Those already familiar with Spike Lee’s, Do The Right Thing, know that Nelson isn’t alone in boasting Community-Powered Radio. In fact, the views expressed by Lee’s, circa ‘89 Bed-Stuy residents, filter through dual community radio broadcasts, giving the film its structure. Broadcasting from 108 We-Love Radio, DJ Mister Señor Love Daddy speaks on behalf of love on the one hand, while anger, the left hand of ‘Hate’, is fueled by Radio Raheem’s continuous boom box broadcast of his sole anthem, Public Enemy’s, ‘Fight The Power’.

We wake to the film’s world in the radio booth, DJ Love Daddy holds a ringing alarm clock to the microphone and calls the community to action, “Wake-up!…It’s hot!… Get out there, wear that black and get involved.” The camera cranes-out of the window of the We-Love Radio booth, perfectly situated to bear witness to the Bed-Stuy street coming to life on a heat wave day. The radio broadcast provides the perfect transition as we cut into a crane-in as Da Mayor stirs in his bed, Love Daddy’s broadcast continuing from the bedroom clock radio. 

As the opening scenes progress, we meet other key characters of the film, Mookie, played by Lee himself and the other key radio voice of the street, Radio Raheem, announced first through sound. ‘Fight the Power’, blares from his 20 ‘D’ cell powered audio assault box, shattering the conversation of a group sitting on the stoop of a brownstone. “Radio Raheem, cold rocking the scene”, reports Love Daddy, as Raheem salutes him as he crosses the window ‘screen’ from the We-Love vantage point.

The character of Smiley exists between the two radio transmissions, a symbol of broken communication in the film’s soundscape. Smiley literally can’t get his words out behind a severe stutter as he struggles to say the names of Malcolm X and Martin Luther King, who pose together in a picture embellished by Smiley’s original art that he tries to sell to residents.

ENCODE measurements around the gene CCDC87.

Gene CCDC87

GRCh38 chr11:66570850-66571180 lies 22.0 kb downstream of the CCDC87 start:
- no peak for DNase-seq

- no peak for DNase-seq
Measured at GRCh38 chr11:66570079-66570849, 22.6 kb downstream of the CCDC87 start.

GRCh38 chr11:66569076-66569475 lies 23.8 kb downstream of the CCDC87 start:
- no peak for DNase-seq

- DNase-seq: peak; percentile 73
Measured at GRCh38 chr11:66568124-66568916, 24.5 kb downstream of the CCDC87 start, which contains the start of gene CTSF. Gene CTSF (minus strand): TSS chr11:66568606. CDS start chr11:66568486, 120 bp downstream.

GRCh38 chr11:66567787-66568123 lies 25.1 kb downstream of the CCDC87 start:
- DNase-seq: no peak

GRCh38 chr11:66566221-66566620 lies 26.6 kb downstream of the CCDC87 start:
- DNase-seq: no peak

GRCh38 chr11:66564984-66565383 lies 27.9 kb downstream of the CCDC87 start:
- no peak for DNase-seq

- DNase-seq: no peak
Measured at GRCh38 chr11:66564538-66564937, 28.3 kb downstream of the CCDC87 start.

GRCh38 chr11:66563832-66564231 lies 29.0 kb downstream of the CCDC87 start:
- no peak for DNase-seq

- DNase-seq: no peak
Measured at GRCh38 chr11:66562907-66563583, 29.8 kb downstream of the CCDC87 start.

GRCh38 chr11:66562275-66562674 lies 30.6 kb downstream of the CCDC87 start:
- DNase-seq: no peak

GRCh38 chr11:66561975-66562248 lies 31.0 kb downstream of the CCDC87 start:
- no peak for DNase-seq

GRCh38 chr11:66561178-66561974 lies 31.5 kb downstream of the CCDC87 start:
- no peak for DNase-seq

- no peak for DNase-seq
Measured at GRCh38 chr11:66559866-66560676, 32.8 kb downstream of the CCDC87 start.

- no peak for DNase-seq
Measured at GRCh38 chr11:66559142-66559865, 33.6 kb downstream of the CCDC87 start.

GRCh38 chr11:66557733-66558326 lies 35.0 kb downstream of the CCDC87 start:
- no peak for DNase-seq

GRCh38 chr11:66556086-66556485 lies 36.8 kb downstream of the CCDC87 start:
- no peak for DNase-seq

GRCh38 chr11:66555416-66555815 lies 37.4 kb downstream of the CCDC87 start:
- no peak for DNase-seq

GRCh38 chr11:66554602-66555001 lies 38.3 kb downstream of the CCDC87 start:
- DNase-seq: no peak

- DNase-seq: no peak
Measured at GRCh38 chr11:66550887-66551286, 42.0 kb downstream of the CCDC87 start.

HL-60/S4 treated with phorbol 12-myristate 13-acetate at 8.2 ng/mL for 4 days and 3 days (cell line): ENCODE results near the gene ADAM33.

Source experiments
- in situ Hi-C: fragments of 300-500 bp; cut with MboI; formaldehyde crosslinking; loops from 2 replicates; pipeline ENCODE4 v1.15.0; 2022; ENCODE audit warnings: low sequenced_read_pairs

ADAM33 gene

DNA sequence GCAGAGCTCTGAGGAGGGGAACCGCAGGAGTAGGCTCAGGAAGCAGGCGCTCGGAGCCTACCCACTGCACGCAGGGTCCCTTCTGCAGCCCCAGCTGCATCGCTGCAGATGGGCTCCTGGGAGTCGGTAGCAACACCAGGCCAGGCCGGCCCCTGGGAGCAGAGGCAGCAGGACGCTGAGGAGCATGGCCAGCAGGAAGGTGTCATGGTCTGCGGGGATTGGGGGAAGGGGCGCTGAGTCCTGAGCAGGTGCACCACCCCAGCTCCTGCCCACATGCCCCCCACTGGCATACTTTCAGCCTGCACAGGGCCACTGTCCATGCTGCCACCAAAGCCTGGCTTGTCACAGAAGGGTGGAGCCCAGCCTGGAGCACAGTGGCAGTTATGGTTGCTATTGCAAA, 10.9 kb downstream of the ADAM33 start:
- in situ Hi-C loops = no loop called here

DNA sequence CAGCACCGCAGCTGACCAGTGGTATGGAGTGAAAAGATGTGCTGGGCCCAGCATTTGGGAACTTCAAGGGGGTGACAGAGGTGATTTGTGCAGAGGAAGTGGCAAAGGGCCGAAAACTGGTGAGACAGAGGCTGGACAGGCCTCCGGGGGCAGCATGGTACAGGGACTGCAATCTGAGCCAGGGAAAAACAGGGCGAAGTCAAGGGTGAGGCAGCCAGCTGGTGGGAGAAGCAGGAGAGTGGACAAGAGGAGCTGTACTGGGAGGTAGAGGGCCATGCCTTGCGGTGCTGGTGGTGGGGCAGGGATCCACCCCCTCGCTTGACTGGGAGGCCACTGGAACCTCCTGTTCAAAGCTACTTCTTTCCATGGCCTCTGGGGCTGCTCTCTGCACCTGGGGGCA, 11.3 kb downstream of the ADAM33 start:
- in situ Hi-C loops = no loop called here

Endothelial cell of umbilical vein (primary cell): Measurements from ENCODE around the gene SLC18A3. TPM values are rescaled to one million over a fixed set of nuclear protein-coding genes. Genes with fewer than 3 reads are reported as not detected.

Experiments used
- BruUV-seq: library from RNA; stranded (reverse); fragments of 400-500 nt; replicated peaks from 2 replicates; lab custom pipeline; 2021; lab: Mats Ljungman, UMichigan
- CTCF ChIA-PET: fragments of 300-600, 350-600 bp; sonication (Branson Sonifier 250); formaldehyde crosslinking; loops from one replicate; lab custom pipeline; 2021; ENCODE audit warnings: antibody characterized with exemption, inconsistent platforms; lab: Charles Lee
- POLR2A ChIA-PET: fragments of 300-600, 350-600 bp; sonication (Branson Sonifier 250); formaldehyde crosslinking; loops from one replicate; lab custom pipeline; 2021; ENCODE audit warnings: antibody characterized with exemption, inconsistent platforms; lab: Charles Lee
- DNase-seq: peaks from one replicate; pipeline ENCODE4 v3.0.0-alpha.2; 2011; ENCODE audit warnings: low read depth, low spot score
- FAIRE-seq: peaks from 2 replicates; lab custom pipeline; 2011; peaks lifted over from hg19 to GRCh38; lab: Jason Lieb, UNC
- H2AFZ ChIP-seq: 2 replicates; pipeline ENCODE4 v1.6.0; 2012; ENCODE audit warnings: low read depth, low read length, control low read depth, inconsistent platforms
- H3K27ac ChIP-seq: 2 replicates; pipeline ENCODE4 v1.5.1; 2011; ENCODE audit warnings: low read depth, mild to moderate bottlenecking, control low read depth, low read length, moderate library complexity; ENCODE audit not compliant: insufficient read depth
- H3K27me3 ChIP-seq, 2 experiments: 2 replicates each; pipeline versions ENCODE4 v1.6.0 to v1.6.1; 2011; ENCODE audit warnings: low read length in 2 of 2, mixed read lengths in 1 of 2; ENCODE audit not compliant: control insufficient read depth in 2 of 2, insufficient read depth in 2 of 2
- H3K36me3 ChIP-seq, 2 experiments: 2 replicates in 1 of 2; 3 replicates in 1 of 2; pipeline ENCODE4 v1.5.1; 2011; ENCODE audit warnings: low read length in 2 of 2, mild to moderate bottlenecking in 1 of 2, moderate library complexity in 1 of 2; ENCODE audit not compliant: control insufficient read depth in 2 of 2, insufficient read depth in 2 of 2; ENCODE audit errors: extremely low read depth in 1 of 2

Mid-movie, the racial tensions culminate in a great shift to direct address; characters across races shout litanies of targeted racist comments directly to the camera.  Where the camera  pushes in on its subjects of hate, it becomes static when it cuts to Love Daddy, who propels himself toward the camera in his rolling chair to call for a 

“time out!, you need to cool that shit out!” The radio of love, the radio of Martin Luther King Jr., transcends all the levels of the film, from the narrative space directly to the viewing audience, to get things back on track.

Ultimately, racial prejudice bubbles up at Sal’s (the local Italian pizzeria) and leads to Sal killing Raheem’s radio with a baseball bat. The death of the one radio voice, the radio of Malcolm X, sets off a violent chain of events that lead to police brutality taking a life and finally activating the previously apolitical Mookie to start a riot on his own place of work to give voice to his forcibly silenced people

The film doesn’t end there; instead, it continues into the aftermath of the following morning where we see life continue on the street with no end in sight for the heat wave. The use of radio bookends the film with the final words belonging to DJ Love Daddy as he dedicates his next track to Radio Raheem.  The lack of traditional film closure is typified by the scrolling quotes of King, condemning violence in the pursuit of equality, and Malcolm, supporting its use if necessary. We are reminded of how racial issues still remain unresolved in America since the Civil Rights movement, which is all too clearly evidenced to this day with Black Lives Matter, “and that’s the triple truth Ruth!”